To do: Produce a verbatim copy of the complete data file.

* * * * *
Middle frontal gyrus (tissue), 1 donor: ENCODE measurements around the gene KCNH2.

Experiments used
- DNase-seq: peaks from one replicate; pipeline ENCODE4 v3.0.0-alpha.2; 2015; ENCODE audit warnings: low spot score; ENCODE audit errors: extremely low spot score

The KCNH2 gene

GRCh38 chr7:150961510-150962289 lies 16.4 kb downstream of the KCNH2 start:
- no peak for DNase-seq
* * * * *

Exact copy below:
Middle frontal gyrus (tissue), 1 donor: ENCODE measurements around the gene KCNH2.

Experiments used
- DNase-seq: peaks from one replicate; pipeline ENCODE4 v3.0.0-alpha.2; 2015; ENCODE audit warnings: low spot score; ENCODE audit errors: extremely low spot score

The KCNH2 gene

GRCh38 chr7:150961510-150962289 lies 16.4 kb downstream of the KCNH2 start:
- no peak for DNase-seq